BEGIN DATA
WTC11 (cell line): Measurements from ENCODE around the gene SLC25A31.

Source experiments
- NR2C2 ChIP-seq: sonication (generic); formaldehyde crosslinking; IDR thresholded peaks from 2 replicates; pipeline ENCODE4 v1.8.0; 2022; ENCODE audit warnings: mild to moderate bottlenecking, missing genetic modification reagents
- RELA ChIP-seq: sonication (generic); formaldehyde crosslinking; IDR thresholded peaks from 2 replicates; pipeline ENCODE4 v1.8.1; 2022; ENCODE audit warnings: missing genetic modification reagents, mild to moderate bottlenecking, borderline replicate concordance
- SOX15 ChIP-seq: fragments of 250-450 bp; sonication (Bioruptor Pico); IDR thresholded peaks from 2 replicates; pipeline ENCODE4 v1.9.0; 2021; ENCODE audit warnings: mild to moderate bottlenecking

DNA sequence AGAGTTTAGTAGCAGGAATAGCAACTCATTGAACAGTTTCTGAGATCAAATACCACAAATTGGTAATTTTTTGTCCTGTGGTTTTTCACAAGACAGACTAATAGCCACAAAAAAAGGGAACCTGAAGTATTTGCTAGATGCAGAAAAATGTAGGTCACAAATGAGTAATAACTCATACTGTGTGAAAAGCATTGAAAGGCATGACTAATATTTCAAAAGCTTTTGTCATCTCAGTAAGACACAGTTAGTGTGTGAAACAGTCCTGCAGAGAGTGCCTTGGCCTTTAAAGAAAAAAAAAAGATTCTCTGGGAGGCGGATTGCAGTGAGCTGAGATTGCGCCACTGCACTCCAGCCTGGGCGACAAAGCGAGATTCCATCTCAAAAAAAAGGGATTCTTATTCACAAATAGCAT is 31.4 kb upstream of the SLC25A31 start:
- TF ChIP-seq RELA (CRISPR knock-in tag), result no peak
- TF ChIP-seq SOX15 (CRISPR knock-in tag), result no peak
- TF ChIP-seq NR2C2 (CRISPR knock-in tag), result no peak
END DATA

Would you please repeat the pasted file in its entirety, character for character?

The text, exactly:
WTC11 (cell line): Measurements from ENCODE around the gene SLC25A31.

Source experiments
- NR2C2 ChIP-seq: sonication (generic); formaldehyde crosslinking; IDR thresholded peaks from 2 replicates; pipeline ENCODE4 v1.8.0; 2022; ENCODE audit warnings: mild to moderate bottlenecking, missing genetic modification reagents
- RELA ChIP-seq: sonication (generic); formaldehyde crosslinking; IDR thresholded peaks from 2 replicates; pipeline ENCODE4 v1.8.1; 2022; ENCODE audit warnings: missing genetic modification reagents, mild to moderate bottlenecking, borderline replicate concordance
- SOX15 ChIP-seq: fragments of 250-450 bp; sonication (Bioruptor Pico); IDR thresholded peaks from 2 replicates; pipeline ENCODE4 v1.9.0; 2021; ENCODE audit warnings: mild to moderate bottlenecking

DNA sequence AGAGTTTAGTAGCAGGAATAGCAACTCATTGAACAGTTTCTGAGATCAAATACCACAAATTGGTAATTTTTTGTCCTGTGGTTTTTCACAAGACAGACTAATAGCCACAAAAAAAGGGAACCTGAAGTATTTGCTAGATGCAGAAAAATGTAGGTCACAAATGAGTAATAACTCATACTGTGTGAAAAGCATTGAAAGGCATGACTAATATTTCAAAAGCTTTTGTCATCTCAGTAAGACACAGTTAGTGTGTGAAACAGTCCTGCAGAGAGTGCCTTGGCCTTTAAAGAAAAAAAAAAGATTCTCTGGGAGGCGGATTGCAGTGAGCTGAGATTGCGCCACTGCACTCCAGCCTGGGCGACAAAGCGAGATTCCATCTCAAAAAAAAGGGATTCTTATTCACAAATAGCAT is 31.4 kb upstream of the SLC25A31 start:
- TF ChIP-seq RELA (CRISPR knock-in tag), result no peak
- TF ChIP-seq SOX15 (CRISPR knock-in tag), result no peak
- TF ChIP-seq NR2C2 (CRISPR knock-in tag), result no peak